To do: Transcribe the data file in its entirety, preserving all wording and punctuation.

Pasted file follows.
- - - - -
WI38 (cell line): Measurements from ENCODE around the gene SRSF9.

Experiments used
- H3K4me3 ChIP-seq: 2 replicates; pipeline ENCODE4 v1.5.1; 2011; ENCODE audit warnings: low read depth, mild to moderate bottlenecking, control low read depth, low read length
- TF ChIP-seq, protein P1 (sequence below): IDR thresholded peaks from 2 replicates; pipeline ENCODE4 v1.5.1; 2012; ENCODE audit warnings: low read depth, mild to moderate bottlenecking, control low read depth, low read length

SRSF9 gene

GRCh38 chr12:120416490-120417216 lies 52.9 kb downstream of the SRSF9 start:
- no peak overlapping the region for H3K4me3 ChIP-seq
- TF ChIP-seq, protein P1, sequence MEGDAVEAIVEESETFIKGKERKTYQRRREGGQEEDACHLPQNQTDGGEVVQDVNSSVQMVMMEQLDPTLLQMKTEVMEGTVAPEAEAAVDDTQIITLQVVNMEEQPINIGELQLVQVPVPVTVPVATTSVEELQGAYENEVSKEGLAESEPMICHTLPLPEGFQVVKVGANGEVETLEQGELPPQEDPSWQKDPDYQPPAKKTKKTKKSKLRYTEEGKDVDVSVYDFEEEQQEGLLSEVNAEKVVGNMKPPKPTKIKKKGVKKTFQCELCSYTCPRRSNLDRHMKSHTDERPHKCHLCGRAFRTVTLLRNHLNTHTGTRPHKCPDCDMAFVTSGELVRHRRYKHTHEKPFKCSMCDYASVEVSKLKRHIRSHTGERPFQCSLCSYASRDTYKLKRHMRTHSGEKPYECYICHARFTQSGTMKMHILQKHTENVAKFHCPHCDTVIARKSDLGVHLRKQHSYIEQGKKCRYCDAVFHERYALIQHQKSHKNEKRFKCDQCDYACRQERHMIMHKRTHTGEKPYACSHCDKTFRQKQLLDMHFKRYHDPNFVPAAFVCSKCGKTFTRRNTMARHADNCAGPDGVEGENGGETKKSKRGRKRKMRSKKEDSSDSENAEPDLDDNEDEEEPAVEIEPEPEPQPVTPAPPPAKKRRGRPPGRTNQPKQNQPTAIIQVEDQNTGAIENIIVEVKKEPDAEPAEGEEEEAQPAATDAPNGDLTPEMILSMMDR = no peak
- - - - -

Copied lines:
WI38 (cell line): Measurements from ENCODE around the gene SRSF9.

Experiments used
- H3K4me3 ChIP-seq: 2 replicates; pipeline ENCODE4 v1.5.1; 2011; ENCODE audit warnings: low read depth, mild to moderate bottlenecking, control low read depth, low read length
- TF ChIP-seq, protein P1 (sequence below): IDR thresholded peaks from 2 replicates; pipeline ENCODE4 v1.5.1; 2012; ENCODE audit warnings: low read depth, mild to moderate bottlenecking, control low read depth, low read length

SRSF9 gene

GRCh38 chr12:120416490-120417216 lies 52.9 kb downstream of the SRSF9 start:
- no peak overlapping the region for H3K4me3 ChIP-seq
- TF ChIP-seq, protein P1, sequence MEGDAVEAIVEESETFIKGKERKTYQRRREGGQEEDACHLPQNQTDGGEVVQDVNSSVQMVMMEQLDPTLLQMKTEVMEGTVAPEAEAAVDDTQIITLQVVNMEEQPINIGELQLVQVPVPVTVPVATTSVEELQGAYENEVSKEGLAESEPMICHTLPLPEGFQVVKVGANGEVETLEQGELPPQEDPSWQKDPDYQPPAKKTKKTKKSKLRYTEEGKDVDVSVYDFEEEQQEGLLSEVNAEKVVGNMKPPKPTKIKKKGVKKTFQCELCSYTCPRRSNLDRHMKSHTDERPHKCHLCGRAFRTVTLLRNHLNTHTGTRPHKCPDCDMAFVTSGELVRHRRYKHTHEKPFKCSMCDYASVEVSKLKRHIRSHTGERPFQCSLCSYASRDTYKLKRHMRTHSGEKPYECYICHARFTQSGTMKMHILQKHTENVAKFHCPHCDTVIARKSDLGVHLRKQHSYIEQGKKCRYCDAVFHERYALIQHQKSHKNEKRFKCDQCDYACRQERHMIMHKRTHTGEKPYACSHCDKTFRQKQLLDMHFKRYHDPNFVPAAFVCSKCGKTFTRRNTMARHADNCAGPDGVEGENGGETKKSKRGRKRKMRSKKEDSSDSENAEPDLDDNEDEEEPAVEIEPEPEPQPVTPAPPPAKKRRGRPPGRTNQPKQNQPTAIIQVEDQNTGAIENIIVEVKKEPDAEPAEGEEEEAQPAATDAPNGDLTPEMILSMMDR = no peak